The song Strange Fruit, and lynching in America

My near-relative Arnold linked to several versions of Strange Fruit, including one by Billie Holiday,

strange.fruitI groaned when an Austin, TX public relations firm used “Strange Fruit” as part of its name before changing it last year. The headline said that “some say” was was “racially insensitive.” I’d say so.

As Wikipedia notes, the song Strange Fruit “protested American racism, particularly the lynching of African Americans.”

The Equal Justice Institute (EJI) released a report in February 2015 about lynching in the United States between 1877 to 1950.

Their research indicates that “hundreds more of African American men, women, and children were lynched during that time period than previously thought, bringing the number of victims to nearly 4,000.”

At some point, I may have linked to this 2012 story of the man behind the song. Here are the lyrics.

Annie Lennox did a cover of Strange Fruit which caused some controversy in 2014, though I was not bothered personally.

My near-relative Arnold linked to several versions, including one by Billie Holiday, with whom the song may be most associated. Listen also to Cassandra Wilson’s take.

Surely, the song The Hanging Tree, from the movie The Hunger Games: Mockingjay, borrows thematically from Strange Fruit.

The EJI data fueled this New York Times map of 73 Years of Lynchings from 1877 to 1950 in 12 Southern states.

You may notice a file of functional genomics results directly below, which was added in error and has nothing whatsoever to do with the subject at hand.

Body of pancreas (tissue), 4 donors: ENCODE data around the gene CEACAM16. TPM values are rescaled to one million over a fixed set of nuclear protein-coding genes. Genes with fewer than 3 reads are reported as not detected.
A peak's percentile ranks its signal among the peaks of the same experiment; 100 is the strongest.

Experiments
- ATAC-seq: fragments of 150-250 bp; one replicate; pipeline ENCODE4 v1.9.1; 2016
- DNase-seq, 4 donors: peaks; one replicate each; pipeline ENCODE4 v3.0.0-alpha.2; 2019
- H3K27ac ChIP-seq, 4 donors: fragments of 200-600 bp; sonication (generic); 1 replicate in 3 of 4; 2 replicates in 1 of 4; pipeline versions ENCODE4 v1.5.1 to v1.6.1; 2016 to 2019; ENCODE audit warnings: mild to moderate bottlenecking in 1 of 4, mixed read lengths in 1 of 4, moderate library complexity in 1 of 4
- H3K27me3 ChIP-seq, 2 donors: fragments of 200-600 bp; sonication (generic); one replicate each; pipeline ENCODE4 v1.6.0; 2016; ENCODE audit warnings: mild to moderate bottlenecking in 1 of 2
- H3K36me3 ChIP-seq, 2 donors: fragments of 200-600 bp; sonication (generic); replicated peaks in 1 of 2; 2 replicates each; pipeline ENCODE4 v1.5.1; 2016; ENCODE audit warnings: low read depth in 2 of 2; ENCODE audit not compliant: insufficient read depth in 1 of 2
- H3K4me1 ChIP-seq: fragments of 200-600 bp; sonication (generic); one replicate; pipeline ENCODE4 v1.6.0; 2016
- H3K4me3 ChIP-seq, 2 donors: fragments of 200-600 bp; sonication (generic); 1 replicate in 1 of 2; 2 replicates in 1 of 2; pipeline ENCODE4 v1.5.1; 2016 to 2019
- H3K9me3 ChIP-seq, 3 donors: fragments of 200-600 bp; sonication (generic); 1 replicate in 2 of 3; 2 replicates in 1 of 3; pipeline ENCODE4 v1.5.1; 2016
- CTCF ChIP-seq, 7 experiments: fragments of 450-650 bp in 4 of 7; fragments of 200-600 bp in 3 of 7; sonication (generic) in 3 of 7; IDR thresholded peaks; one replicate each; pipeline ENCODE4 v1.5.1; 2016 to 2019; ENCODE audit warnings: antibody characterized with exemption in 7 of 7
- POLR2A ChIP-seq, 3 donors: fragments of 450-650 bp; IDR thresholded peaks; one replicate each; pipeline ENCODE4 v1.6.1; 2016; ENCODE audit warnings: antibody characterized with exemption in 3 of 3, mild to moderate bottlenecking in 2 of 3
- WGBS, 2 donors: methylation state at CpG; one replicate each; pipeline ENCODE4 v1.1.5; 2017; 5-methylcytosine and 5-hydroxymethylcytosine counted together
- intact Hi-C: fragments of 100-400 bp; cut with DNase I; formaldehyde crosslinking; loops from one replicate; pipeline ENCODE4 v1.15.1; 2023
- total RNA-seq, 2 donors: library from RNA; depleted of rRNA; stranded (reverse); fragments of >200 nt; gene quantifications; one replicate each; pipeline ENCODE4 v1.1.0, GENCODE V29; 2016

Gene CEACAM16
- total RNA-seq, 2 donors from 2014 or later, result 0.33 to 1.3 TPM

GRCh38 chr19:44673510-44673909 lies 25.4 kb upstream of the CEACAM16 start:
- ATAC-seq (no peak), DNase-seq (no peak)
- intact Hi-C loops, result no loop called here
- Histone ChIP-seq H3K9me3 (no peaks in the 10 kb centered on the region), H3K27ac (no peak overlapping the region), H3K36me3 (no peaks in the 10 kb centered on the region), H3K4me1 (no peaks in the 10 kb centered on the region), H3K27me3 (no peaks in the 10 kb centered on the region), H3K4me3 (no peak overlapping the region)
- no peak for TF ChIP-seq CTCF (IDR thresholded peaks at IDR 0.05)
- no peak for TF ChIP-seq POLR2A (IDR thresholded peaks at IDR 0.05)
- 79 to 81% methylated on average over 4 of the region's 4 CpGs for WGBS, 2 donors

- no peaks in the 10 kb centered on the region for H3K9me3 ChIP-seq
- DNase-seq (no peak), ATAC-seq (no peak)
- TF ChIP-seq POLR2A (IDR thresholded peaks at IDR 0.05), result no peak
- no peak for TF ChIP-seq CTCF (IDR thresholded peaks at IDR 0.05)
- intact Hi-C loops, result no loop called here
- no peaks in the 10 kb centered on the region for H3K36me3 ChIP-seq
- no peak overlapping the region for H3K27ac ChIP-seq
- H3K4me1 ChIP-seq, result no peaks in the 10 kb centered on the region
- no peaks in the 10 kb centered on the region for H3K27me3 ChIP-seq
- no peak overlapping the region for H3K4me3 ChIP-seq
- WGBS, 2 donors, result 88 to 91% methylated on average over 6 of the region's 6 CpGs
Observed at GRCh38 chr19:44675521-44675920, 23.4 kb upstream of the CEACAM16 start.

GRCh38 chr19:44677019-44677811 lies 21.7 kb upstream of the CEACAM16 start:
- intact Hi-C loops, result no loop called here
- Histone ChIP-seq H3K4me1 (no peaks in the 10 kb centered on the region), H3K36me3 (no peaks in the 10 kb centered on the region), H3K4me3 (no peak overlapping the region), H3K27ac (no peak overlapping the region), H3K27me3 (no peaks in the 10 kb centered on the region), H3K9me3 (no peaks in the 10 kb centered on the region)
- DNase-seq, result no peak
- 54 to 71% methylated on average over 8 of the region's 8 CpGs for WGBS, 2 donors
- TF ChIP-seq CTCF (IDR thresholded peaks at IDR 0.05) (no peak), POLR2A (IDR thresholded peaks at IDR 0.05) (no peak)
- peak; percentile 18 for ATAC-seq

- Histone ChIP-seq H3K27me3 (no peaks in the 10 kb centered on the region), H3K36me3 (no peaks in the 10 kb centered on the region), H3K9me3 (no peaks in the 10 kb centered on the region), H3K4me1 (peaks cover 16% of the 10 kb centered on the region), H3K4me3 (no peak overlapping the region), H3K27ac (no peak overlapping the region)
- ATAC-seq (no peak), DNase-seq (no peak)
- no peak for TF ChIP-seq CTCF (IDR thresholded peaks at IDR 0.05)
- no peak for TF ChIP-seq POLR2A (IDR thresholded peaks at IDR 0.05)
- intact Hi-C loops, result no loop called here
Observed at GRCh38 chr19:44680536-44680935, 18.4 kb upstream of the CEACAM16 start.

From the EJI report:

Lynching was a form of terrorism used against Blacks during that time period, where mobs of Whites would hang, burn, shoot, and beat Blacks to death as a form of intimidation and control.

One of those who lost their lives was soldier William Little.

An excerpt:

“The year 1919 was a time of resurgence by the Ku Klux Klan. Seventy-six Blacks lost their lives to mob violence in southern states that year. One of them, Private William Little of Blakely, Ga., was apparently lynched precisely because he was wearing his uniform.

“The accounts of the time state that a few days after being mustered out, he took a train home and was beaten by local Whites for wearing his uniform around town.

“The mob made him remove it.

“A couple of days later, he was caught wearing it again — Little protested that he had no other clothes — and was beaten to death and left at the end of town.”

The lynching and torture of blacks in the Jim Crow South weren’t just acts of racism. “They were religious rituals.”

A Black Mississippi Judge’s Breathtaking Speech To 3 White Murderers. The murder of “a 48-year-old black man named James Craig Anderson in a parking lot in Jackson, Miss., one night in 2011. They were part of a group that beat Anderson and then killed him by running over his body with a truck, yelling “white power” as they drove off.”

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